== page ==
A six-year assessment of surface water quality between 2010 and 2015 by the Environmental Protection Agency (EPA) has found “unwelcome declines in Irish water quality” in hundreds of water bodies around the country.
Water in hundreds of rivers, lakes, estuaries, groundwater bodies and along our coasts is failing to reach acceptable quality standards.
The findings have resulted in Ireland failing to meet its own national target for a 13% improvement of surface water standards.
The report concludes that overall there has been little change in water quality during the years of the study.
These failures cancelled out the improvements in quality in water bodies in different parts of the country.
The EPA said it recorded a continued and unwelcome decline in the number of rivers considered pristine, with just 21 reaching the mark between 2013 and 2015, which compares to more than 500 in the late 1980s, it said.
“The good news is that we have almost eliminated the worst of the worst polluted sites,” said Dr Matt Crowe, director of the EPA Office of Evidence and Assessment.
“The bad news is that the decline in our most pristine waters, the best of the best, has continued.”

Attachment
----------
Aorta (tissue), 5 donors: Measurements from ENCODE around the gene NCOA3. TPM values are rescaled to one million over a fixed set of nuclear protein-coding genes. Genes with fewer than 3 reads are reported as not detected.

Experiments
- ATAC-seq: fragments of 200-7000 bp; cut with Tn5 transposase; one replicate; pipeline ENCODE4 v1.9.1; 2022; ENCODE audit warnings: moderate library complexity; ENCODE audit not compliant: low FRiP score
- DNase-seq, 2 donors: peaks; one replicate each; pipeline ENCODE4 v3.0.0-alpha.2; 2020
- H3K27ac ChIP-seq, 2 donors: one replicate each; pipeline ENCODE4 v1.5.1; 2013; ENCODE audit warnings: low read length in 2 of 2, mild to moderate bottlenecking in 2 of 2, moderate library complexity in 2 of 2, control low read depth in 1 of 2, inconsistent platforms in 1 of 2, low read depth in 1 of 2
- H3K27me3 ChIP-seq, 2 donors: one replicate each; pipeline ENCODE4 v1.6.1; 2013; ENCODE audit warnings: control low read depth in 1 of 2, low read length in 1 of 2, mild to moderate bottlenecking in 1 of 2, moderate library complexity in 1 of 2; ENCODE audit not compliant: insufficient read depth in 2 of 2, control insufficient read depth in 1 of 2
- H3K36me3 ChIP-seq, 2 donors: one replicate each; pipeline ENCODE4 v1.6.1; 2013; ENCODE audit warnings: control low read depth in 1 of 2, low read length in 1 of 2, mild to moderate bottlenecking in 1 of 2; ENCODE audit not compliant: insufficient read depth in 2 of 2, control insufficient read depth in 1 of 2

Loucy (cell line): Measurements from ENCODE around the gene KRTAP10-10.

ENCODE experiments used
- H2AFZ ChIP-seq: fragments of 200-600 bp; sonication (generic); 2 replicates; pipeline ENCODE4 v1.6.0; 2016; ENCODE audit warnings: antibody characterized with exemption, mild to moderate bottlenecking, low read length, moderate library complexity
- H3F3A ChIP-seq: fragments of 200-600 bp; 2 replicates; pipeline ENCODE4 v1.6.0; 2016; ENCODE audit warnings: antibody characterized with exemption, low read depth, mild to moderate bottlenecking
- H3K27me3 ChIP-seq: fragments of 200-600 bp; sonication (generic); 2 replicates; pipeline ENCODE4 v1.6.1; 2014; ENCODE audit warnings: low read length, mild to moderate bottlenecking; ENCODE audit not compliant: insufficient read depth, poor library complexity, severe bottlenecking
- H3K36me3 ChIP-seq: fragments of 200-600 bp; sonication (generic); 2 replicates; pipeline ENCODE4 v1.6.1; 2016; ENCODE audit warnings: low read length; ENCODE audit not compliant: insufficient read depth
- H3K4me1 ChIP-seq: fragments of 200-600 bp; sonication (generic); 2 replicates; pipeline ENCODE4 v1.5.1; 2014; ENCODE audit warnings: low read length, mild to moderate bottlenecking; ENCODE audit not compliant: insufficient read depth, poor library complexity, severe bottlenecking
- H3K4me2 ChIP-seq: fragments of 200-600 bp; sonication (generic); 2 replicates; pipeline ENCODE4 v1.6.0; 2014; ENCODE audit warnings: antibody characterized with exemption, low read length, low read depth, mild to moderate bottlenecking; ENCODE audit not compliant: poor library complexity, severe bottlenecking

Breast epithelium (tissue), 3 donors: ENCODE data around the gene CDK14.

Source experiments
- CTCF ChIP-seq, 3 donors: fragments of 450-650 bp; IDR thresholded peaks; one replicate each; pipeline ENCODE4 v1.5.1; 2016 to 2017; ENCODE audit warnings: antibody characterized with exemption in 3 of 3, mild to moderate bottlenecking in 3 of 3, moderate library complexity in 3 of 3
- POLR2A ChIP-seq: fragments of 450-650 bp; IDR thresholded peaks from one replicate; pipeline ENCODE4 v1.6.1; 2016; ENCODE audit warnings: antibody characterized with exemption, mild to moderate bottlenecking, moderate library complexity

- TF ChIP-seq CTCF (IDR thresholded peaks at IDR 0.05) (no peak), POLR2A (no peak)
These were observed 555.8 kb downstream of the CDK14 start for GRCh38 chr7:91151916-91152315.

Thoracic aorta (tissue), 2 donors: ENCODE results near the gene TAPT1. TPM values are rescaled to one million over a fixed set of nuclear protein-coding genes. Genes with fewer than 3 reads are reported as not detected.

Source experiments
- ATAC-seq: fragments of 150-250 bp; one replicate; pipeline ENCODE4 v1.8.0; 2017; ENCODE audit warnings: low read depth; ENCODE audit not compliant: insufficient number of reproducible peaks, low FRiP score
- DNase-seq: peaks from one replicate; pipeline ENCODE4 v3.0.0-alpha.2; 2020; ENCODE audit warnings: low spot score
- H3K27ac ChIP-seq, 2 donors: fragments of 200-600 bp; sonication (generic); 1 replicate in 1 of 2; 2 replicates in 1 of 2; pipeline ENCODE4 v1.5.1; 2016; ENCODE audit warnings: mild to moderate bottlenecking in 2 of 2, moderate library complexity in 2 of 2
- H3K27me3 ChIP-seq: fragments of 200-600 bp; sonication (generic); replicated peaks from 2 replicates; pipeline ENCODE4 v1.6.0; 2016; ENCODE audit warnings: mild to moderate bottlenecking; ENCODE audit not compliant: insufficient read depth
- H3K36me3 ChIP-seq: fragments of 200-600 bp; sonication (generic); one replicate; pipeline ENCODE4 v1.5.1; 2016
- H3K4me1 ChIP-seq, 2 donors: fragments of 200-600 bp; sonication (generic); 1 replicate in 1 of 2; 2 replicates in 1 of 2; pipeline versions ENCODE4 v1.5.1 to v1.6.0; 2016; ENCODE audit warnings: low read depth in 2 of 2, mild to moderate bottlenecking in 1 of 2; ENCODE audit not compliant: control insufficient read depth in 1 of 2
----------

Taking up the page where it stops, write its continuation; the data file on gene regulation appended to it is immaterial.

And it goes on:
“We now need to put the necessary measures and resources in place to arrest any further deterioration of water status and to make necessary improvements.”
“Decisions about what to do and who should do it and pay for it need to be based on scientific evidence and requires constructive engagement and collaboration across a wide range of stakeholders.”
“By doing this, the right action can be taken in the right place by the right people and organisations.”
A more positive note, there’s a continued reduction in the level of seriously polluted waters with just six rivers designated as having bad water quality. By comparison, 19 had the worst possible standards from 2007 to 2009.
Overall 91% of groundwater bodies, 57% of rivers, 46% of lakes, 31% of estuaries and 79% of coastal waters were found to have good or high quality water.
The EPA said a number of factors can influence water quality, but the main causes of pollution are nutrient losses from agriculture and domestic wastewater discharges, which can cause excessive growth of water based plants.
On the agricultural side, the problem comes from nutrients such as nitrogen and phosphorous as well as sediment running off the land and from farmyards into streams and rivers.
When it comes to domestic wastewater, the EPA said the problem lies with urban wastewater discharges, private wastewater discharges including septic tanks and a range of other sources including urban waste water misconnections.
Other pollution sources include forestry and extractive industry. The study does not include drinking water standards.
To read the full EPA report, Water Quality in Ireland 2010-2015, see here.